Sunday, July 19, 2015

Flashback Jan 2012, Mi Vets home eliminates state employed caregivers, moves for privatization, claims it won't harm the residents - Turns out they were wrong.

From Jan 20th, 2012.. Turns out the predictions have come to be reality for too many at the Home.

GRAND RAPIDS — Members of the board charged with oversight of the Grand Rapids Home for Veterans conceded Thursday they were kept in the dark about lay offs and plans to close the facility's 4th floor while eliminating 90 skilled nursing beds.

“We need to know this stuff before we come to a board meeting,” said Ernest Meyers Sr., a member of the Board of Managers, which supervises both the Grand Rapids facility and the Dominic J. Jacobetti Home for Veterans in Marquette.

The board met at the Grand Rapids facility just as news broke about plans to lay 10 off to 15 employees next month and exact severe cuts in the number of nursing beds.

Board Chairman F. Gerrit Veldman said he only learned of the cuts as he sat down to breakfast Thursday, calling it a “bit of a shock.”

Added board member Gerald Cool: “I didn’t know nothing about it.”

Veterans advocate Michael Willard, 75, a long-time volunteer at the home, called the lack of oversight inexcusable.

“It’s bad news. This board should know everything that is going on.”

Willard suggested the board has been overrun by political decisions being made outside its purview.
“They are not running this home. The higher-ups are telling them what to do.”

James Dunn, chief of staff for the state’s Department of Veterans Affairs, conceded he could have done a better job keeping board members informed.

“I apologize if I didn’t give you the exact situation,” Dunn said.

Dunn said the state has little choice but to trim expenses, because of a $4.2 million cut in state funds to the home and stalled plans to replace 170 union nurses aides with non-union contract workers.
The plans were halted at the 11th hour on Sept. 30 when Ingham County Judge Paula J.M. Manderfield issued a restraining order blocking the workers’ layoff. The judge said the plan would result in harm to the veterans in the home.

The judge’s action came after home resident Anthony Spallone sued on behalf of himself and other veterans, claiming residents would “experience irreparable harm” if the workers were laid off and contract workers replaced them.  - And it turns out Anthony was correct, but privatization was allowed to go forward.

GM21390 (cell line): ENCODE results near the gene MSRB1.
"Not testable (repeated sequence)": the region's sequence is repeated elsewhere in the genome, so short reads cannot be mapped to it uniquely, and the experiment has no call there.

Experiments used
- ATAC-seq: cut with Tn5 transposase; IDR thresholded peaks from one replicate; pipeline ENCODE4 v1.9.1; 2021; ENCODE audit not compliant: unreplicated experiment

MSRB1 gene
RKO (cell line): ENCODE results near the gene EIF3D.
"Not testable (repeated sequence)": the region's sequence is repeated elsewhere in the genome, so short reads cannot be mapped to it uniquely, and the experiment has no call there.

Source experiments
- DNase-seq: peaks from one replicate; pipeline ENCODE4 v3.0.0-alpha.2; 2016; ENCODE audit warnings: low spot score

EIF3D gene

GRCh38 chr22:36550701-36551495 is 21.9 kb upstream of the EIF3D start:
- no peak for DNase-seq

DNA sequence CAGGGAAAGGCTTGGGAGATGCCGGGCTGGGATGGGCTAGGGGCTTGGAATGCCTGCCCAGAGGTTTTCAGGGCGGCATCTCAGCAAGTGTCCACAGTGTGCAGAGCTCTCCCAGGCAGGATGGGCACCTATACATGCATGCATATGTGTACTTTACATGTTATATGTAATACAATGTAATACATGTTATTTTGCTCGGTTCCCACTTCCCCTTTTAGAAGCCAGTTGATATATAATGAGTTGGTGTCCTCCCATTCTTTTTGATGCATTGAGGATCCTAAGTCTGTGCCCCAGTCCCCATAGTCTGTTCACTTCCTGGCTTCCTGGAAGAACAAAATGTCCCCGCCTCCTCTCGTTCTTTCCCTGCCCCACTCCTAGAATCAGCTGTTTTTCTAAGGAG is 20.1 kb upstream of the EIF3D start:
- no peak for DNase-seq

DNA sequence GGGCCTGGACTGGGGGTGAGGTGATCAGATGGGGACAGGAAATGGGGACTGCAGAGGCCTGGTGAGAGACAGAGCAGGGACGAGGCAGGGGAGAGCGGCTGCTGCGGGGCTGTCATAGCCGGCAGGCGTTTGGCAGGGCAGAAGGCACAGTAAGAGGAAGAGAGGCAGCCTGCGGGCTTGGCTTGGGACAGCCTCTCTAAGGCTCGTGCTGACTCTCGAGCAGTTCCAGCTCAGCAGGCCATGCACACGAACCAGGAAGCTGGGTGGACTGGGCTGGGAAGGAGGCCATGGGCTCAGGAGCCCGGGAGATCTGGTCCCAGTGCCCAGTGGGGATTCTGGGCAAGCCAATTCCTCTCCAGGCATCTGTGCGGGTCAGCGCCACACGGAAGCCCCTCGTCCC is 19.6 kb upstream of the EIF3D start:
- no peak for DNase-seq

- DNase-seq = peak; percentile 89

According to state filings in the case, the hiring of non-union aides would save the home an estimated $18,000 a day.

The board approved generalized plans in December to reduce the overall population in the home, which has approximately 460 skilled nursing beds and 83 beds for those who are independent.

Gov. Rick Snyder signaled intentions to privatize the positions in the 2012 budget for the home, at an estimated savings of up to $5.8 million a year. State funds to the home were cut by $4.2 million in anticipation of that move.

State-paid aides earn $15 to $20 an hour based on seniority to help feed, clothe and otherwise help residents. They also receive overtime as well as state pensions and health insurance.

The home pays $15 an hour for contract aides, although those workers actually receive less because the employment agency they work through takes part of that amount, according to union workers.
J2S company who won the contract, pays its workers up to 12 an hour. Most make 10 or less.

Approximately 100 aides at the home were on contract prior to the privatization plan.
Veterans advocates have been harshly critical of the drive to privatize the home, as well as the abrupt move to close down an entire floor. Members are being relocated to other floors of the home.

“These men fought, died, lost limbs,” said John Olinger, 55, of Belmont, a frequent volunteer at the home.

“We shouldn’t be closing down floors.

“I’m really ashamed when I read about letting all these people go.”

Bob Bianchi, another long-time backer of the home, maintained privatization comes at the expense of the residents.

“I don’t believe in privatization,” he told the board.